To understand the relevance of "bearing witness" and how such testimony is utilized in Anne Frank Remembered, it is first necessary to understand the relevance of this concept in Jewish culture. One of the elements that is so striking about the Holocaust, from a historical perspective, is the deliberate omission of documentation at what one might call a macrohistorical level. That is to say, while records existed of camp rosters, orders for equipment etc., there are no documents from the Nazi hierarchy -- for obvious reasons -- that provide evidence as to the systematic implementation of genocide from the top downward. It is this lack of empirical evidence that provides comfort to those who deny the historical veracity of the Holocaust, since no document exists with Hitler's signature that states his murderous intentions openly (an argument that becomes less logical under the onslaught of "I-was-just-following-orders" excuses from lower-level functionaries, since the existence of orders presumes the existence of a hierarchy and Hitler's absolute power makes it plain that nothing could have been done with the Jews without at least Hitler's tacit approval).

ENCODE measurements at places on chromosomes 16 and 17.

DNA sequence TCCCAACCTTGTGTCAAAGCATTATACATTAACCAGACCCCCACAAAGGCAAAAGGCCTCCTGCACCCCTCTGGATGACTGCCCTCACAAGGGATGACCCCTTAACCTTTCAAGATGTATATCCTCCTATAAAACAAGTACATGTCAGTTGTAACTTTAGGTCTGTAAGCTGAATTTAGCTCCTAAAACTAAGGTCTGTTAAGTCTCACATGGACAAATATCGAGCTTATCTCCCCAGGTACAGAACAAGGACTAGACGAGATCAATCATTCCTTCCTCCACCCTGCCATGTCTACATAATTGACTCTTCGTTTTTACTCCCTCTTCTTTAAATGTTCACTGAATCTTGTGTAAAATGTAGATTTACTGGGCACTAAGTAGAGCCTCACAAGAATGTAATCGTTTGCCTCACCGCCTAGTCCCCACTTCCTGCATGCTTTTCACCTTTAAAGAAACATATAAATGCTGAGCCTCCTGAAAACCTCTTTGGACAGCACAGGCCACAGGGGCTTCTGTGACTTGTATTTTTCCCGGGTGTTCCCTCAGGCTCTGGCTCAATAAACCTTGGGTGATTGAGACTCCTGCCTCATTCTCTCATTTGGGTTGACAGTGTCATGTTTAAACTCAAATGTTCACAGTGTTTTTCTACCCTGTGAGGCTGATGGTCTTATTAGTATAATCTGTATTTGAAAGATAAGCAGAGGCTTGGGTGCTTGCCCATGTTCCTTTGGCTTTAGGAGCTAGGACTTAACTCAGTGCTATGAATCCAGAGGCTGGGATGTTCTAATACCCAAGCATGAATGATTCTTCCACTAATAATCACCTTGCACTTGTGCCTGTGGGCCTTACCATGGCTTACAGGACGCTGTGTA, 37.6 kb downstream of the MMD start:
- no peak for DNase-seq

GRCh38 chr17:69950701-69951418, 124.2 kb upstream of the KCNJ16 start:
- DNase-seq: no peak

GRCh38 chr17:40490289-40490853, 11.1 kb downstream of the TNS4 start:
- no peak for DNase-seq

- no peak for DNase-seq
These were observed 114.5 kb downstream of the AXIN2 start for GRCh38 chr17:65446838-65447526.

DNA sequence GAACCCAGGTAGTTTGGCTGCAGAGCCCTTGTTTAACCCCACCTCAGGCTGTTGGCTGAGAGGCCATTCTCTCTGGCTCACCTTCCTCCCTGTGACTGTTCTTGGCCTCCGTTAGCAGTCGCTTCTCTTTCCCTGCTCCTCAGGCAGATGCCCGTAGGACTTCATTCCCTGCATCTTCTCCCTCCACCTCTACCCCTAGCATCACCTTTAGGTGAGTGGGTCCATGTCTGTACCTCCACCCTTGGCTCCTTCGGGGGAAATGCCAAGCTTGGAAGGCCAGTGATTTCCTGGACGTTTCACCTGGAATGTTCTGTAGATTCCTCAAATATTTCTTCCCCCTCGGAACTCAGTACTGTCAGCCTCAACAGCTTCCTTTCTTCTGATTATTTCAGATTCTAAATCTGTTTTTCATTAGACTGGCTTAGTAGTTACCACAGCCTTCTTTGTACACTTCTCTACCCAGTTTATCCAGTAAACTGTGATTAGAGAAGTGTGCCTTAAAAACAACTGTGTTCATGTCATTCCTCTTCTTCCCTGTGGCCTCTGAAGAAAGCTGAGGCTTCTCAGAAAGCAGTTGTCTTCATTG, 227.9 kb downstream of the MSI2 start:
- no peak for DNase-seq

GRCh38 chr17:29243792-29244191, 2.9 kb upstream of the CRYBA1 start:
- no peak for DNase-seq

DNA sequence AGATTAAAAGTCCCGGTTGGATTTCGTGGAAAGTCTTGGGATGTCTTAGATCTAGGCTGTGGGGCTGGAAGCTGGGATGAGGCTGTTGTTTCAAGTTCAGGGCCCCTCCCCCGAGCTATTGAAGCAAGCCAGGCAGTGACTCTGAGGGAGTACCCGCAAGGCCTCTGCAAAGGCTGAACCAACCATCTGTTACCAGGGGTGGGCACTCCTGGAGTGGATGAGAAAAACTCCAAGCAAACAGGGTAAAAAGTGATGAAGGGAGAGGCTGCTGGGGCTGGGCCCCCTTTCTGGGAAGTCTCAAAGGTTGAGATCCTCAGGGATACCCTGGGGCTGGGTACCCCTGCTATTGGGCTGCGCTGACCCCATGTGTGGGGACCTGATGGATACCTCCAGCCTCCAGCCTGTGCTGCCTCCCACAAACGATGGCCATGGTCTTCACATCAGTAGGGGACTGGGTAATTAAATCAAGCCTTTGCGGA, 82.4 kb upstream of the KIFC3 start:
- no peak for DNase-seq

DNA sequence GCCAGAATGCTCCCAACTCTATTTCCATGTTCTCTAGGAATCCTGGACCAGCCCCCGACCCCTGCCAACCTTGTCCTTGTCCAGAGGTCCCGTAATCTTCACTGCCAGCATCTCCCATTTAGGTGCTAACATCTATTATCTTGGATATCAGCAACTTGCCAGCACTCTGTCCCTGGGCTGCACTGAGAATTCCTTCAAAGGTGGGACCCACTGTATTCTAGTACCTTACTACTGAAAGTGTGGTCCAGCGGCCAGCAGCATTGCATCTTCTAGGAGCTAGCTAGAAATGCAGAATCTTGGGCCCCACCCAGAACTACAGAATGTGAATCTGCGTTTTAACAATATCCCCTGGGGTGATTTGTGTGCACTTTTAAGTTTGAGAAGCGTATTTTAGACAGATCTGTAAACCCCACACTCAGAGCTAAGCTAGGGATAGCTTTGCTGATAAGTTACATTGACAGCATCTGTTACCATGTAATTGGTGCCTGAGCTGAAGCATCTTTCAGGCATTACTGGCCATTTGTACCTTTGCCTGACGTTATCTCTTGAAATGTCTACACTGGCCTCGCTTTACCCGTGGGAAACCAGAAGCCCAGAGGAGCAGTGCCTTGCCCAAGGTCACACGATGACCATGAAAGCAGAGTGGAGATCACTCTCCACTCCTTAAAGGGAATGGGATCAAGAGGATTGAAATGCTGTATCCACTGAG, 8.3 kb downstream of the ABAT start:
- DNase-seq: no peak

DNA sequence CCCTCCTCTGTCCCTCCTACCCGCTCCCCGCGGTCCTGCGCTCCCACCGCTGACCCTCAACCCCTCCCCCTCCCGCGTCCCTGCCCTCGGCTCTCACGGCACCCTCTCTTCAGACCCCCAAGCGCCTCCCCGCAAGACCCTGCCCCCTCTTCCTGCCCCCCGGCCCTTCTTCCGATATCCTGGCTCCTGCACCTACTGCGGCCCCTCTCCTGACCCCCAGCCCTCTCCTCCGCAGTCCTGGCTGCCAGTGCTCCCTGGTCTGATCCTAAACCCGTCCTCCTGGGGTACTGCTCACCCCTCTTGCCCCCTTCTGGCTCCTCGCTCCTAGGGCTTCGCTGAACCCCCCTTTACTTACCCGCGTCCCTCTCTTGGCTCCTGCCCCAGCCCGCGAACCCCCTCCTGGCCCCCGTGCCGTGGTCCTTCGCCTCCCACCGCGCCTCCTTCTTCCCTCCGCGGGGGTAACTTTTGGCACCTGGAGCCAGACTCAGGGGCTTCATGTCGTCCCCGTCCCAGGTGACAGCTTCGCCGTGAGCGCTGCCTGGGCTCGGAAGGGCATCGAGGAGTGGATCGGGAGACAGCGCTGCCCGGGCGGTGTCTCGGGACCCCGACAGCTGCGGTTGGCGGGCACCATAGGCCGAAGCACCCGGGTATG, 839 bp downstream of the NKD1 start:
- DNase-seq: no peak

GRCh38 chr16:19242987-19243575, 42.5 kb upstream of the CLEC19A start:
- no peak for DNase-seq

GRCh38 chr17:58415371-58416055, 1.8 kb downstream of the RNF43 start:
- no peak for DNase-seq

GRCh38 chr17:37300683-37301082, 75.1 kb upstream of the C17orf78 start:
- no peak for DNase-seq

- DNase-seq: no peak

But, in terms of Jewish tradition, bearing witness means more than simply restating one's individual case history with the intent of building up a macrohistorical body of evidence through a multiplication of testimonies, although it is a relevant issue. As commentators such as James E. Young have noted, the concept of bearing witness also places an incredible burden on those who testify; "For the survivor's witness to be credible," determined Young, "it must seem natural and unreconstructed", as if the testimony were an objective recording of facts. In this style of testimony ("documentary realism"), the Holocaust is literally brought to life in a mimetic fashion through endless descriptions of actions that are presumed to be completely unspeakable. But, as Young proves rather conclusively, the fact is that many of these testimonies, given long after the course of events, are historical reconstructions, filled with archetypal and mythological allusions. On the face of it, there is nothing wrong or illegitimate about testimony that is collected in this fashion, since all cultures tend to add these elements to narratives, whether fictional or non-fictional, in order to make them relevant (and the Holocaust is no exception in this regard). The problem arises, however, in a particular reluctance among testifiers to downplay the existence of these particular elements in Holocaust testimony, based upon the very real fear that such an acknowledgments would de-legitimize the historical value of the documents. Unfortunately, according to Young, this is exactly what has happened; pseudorevisionist writers have seized upon the use of allusions in testimony, and extended this extremely redundant and irrelevant "discovery" into an excuse to deny the historical validity of all descriptions of the Holocaust, a contemptible act which has been facilitated to some degree by the lack of certain key documentation listed above. The result has been an extremely vicious circle for Holocaust survivors: outraged by the liars who deny the truth of their suffering, the tone of their testimonies becomes understandably more inflexible in admitting to the narrative aspects of their testimony, only to have the liars seize upon this inflexibility as "proof" that the Holocaust is itself a lie.